Imagine the startup scenario: a new company with bright plans. If the company needs to have a web presence (and what company doesn’t?), chances are they will hire team of top notch programmers to craft a set of applications to start the business on. The team works furiously for a year, dealing with all of the ins and outs of the business space and at some point requirements start to slow down. The company starts making money and the users get used to the web interface and they react violently to major changes. The company establishes itself and establishes a market. They are going to make money no matter what they do with their website. Development goes into maintenance mode. The original set of programmers start looking around and saying “I don’t want to work on this!” They dust of their resumes and join the next startup. Not everyone leaves, of course. Some people are happy about the reduced pace. They get comfortable and they deal with bug reports and the odd feature request.
That scenario plays itself over and over again across the
business world. Startups need to deliver
software quickly. They need to carve out
a niche. But, if you’re in a business
where you can get some guaranteed returns once you line up a good set of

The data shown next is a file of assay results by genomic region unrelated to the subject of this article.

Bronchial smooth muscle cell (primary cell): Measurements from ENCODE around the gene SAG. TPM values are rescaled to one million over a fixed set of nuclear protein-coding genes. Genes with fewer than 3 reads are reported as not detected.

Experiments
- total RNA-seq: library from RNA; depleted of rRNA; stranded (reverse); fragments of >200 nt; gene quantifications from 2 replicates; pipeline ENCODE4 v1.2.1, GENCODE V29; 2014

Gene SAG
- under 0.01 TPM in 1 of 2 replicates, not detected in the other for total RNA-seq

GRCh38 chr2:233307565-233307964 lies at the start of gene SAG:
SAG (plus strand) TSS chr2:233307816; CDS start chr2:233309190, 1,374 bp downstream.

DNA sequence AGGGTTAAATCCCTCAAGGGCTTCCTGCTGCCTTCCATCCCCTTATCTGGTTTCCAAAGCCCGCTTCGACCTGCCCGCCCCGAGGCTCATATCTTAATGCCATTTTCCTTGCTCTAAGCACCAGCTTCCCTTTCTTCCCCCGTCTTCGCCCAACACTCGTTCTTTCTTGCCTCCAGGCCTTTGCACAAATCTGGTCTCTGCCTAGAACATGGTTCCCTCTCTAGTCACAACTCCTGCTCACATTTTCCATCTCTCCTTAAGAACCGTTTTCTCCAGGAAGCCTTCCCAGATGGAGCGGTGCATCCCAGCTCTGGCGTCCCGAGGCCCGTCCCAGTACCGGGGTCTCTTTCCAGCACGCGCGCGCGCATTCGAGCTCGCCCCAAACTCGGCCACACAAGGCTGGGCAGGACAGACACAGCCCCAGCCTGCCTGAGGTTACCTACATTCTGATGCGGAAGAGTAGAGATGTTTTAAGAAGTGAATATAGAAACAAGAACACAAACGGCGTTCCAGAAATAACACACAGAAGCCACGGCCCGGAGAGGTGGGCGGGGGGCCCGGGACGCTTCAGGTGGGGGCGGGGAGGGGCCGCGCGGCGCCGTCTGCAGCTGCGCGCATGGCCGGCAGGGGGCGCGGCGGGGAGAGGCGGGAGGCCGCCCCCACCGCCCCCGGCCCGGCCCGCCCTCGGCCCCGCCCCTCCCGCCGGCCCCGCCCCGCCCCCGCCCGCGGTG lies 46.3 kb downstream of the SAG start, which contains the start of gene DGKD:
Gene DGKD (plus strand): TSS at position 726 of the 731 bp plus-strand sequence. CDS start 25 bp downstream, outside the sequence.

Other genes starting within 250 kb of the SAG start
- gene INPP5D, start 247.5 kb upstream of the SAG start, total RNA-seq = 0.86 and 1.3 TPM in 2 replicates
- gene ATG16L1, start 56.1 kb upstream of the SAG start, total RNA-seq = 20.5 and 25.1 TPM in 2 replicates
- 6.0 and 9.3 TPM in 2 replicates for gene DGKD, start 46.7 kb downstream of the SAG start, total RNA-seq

customers, the value of software development goes down. It just doesn’t matter much any more.
A decade ago, Microsoft was a textbook example. In the beginning, software mattered at Microsoft, a lot. They competed on every field that they could, but once they nailed Windows and Office, it seemed that they really didn’t have to write code any more to make money. In many industries, that state of affairs can last a long time. But, invariably the competitors come. What happens then? At the moment when it is most critical to write new code, a company finds that it can’t. Why? Its development skills have atrophied. The developers that built the edifice are gone or off in management and the ones that are left just aren’t used to designing new software.
So, how long does it make sense to develop software? I have a friend who says that over time the
best companies will discover that it is critical to maintain that capability
and they will do whatever they can to keep it going. It’s the
My prediction is that we’ll continue to see this cycle
in software development and the rewards will go to the companies who can kick-start their
development when they need to. It's hard work. Often it seems harder than maintaining a development culture.